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Mia Gualtieri on her artistic evolution on Grounds

The student artist talks harnessing her craft, fostering community and the lessons she’s learned while at the University

After graduation, Gualtieri looks forward to moving to Los Angeles to continue honing her craft.
After graduation, Gualtieri looks forward to moving to Los Angeles to continue honing her craft.

Since arriving to the University, fourth-year College student Mia Gualtieri has transformed into a multifaceted artist, capable of captivating audiences through film, music videos, design and Studio Art exhibitions. Ahead of her quickly approaching graduation, Gualitieri sat down to speak about coming into herself as an artist in Charlottesville and the mark she hopes to leave on the University’s vibrant and talent-filled art scene. 

When Gualtieri moved to Grounds as a first-year, she said she initially had not planned on filmmaking being an integral part of her college experience. This all changed when COVID-19 turned the world upside down in the spring of 2020, causing the University to send its students home to attend lectures over Zoom. For Gualtieri, she said the pandemic was the wake-up call that pushed her to explore the passion she had long been repressing. 

“The only thing that was getting me excited to do anything was the thought of being on a set one day and making my own films,” Gualtieri said. “I was like, ‘I can't wake up and be doing Zoom classes about stuff I'm not caring about anymore.’ That is when I sort of started really committing my whole self to it.”

When Gualtieri first started making films she said she was most interested in exploring narrative, primarily using it as a device to contextualize contemporary queer identities. Now, Gualtieri’s work is more experimental and focuses on using visuals and abstraction to cultivate sensory experiences. 

As with film, the visual art of design was something Gualtieri said she felt more inclined to explore once the barriers of intimidation and uncertainty were taken away, and what brought down those barriers were the practice-based classes Gualtieri took at the University.

“When I started at U.Va. I took an Intro to New Media class where we just learned every app in the Creative Cloud,” Gualtieri said, attributing the course to taking the medium from daunting to accessible. “It was demystifying these things that enabled me to actually get over the fear and get excited about what the potential was.” 

Gualtieri said that what she learned in the classroom would be the foundation of her time at V Magazine — the University's student-run fashion, arts and culture magazine — of which she is the outgoing co-editor-in-chief. Similarly to her coursework, the magazine allowed Gualtieri to learn by doing. 

“It opened the door to what I could do as a student here, and how I could actually be building tangible skills and meeting people who had similar interests,” she said. “Working on that first shoot I think really demonstrated to me how if you want to do certain things, you have to make your own space for it.”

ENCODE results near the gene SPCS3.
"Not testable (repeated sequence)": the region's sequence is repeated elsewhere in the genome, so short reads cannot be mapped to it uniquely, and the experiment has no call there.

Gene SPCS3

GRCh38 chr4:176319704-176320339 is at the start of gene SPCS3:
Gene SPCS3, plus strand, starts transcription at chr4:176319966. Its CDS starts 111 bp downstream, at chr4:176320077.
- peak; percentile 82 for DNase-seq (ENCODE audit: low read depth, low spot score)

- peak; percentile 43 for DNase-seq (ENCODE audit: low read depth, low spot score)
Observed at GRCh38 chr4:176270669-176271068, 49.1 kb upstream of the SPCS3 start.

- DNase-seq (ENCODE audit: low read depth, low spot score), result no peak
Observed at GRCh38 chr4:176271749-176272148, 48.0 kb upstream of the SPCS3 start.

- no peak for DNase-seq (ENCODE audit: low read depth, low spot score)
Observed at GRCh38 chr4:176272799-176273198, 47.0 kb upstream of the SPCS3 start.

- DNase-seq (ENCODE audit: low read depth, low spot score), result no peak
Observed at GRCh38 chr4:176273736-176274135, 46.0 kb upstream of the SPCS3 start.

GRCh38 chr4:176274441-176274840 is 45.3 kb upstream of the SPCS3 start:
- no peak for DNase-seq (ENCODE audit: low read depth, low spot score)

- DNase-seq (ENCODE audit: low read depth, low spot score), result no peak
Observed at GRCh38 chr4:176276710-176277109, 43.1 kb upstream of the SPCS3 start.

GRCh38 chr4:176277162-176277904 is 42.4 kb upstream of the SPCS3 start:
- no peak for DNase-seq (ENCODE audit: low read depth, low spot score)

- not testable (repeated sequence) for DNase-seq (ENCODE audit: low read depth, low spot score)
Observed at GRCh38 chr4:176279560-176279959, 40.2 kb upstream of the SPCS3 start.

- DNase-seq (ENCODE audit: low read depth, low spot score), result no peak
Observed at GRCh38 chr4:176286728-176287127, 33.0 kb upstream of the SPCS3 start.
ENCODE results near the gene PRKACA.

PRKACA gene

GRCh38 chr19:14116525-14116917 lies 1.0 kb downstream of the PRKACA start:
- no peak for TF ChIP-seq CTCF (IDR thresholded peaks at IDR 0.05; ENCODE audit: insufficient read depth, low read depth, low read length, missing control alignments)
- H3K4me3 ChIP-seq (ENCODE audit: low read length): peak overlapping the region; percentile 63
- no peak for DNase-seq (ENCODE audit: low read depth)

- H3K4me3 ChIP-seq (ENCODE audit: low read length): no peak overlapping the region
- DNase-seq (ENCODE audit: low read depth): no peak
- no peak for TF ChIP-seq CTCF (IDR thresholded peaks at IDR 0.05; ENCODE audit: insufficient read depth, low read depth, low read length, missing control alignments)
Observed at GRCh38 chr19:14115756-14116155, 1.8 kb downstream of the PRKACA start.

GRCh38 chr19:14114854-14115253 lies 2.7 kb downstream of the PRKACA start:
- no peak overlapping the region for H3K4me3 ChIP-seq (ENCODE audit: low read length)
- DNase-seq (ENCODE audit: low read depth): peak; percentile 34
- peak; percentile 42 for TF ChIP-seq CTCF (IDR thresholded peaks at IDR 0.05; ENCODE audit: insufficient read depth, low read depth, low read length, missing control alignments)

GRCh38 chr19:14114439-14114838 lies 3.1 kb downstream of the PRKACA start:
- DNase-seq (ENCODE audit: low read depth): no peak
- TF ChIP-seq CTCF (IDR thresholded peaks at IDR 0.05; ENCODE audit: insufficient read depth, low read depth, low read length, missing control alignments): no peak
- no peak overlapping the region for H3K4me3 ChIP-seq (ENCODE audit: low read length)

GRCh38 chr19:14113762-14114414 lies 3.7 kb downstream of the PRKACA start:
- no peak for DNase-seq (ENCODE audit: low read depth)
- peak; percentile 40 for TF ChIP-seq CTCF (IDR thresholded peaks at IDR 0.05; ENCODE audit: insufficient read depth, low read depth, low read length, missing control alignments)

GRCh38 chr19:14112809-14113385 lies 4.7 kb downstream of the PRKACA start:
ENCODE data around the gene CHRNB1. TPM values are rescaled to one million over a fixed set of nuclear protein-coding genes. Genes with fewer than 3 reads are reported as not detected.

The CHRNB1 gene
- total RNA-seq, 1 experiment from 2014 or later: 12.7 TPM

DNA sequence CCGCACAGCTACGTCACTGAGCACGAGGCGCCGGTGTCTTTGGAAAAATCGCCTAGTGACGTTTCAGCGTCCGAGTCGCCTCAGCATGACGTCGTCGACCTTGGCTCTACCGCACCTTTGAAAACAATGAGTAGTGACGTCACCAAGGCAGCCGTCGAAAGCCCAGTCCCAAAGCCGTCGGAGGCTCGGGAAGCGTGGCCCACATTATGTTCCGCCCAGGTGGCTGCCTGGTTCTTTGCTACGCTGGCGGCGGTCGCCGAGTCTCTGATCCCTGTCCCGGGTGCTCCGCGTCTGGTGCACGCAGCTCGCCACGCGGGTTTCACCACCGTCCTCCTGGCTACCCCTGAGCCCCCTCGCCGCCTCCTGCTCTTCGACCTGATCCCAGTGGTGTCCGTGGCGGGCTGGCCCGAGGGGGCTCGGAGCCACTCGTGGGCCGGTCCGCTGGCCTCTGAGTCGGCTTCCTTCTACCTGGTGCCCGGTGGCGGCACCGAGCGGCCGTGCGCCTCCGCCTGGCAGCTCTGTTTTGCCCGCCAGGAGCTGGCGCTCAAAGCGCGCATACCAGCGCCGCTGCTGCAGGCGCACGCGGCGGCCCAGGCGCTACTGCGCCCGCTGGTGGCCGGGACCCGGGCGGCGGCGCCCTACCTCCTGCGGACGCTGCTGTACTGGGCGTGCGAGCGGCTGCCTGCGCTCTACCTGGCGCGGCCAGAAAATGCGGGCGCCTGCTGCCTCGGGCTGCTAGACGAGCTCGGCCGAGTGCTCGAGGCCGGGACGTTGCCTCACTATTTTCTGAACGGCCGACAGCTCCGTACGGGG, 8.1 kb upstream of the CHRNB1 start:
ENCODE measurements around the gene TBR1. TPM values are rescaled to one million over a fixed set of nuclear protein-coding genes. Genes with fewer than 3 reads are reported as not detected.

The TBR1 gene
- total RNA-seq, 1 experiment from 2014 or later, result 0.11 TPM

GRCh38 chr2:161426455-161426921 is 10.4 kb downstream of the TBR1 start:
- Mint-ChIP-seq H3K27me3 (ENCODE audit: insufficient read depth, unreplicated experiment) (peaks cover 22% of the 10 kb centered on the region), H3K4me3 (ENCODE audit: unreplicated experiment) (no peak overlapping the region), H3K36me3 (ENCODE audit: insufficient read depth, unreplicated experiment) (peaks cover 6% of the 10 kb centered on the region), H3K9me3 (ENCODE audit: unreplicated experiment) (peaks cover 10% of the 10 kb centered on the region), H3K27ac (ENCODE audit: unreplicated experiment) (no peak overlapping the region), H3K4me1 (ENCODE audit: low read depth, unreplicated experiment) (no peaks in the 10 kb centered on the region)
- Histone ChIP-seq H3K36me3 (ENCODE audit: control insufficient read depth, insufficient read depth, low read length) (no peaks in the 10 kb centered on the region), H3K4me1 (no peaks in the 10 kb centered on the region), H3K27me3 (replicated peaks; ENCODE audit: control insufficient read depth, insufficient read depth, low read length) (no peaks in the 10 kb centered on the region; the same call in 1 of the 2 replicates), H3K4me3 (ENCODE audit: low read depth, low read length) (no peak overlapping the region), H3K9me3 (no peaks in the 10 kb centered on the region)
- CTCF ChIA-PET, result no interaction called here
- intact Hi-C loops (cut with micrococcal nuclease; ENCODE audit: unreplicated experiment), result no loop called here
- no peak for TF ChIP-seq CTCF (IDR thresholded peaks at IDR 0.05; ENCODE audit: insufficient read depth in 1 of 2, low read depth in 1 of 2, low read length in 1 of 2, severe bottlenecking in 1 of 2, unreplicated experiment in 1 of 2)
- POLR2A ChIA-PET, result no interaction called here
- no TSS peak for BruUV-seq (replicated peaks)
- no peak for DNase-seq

As co-editor-in-chief, Gualtieri said it was important to her to make the magazine a place for creativity to prosper, but also where community could be found. 

Gualtieri said this same desire to build community through art was one of the main inspirations behind the Gelatin Film Festival — an experimental short film festival founded by Gualtieri and fourth-year College student Alyce Yang, Gaultieri’s friend and long-time collaborator. The Festival was held at Visible Records March 18, and featured a variety of analog short films. 

“The event was focused on bringing all Charlottesville artists [and] community members together into a space to have this larger conversation,” Gualtieri said.

Gualtieri said that these four years’ worth of experiences have culminated into the confidence that she now feels in her art and her abilities. When speaking about her Studio Art thesis — the project she is most proud of — Gualtieri said she was proud of the exhibition because of how much she trusted herself throughout the process. 

“I feel like I needed all those other experiences to grow enough confidence to be like, ‘Oh, I can do this,’” Gualtieri said. 

After she walks down the Lawn during Commencement this weekend, Gualtieri will be moving to Los Angeles with Yang. The two lived in and explored the city for two months last summer, and Gualtieri is excited to return and cement herself professionally. 

“The advice I've been given is that in many ways you can’t plan ahead,” Gualtieri said. “The things that come unexpectedly end up being the things that are the most fulfilling and work out in the coolest ways.”

Gualtieri said that her plan is to continue directing film and music videos, working on commercials, getting art into gallery spaces and possibly revisiting the narrative style of filmmaking that she got her start with.

“I'm excited for all the random connections and people I can meet and how that can become other things, and just staying true to what I want to be making, and finding other people who are on the same page,” Gualtieri said. “That is the goal.”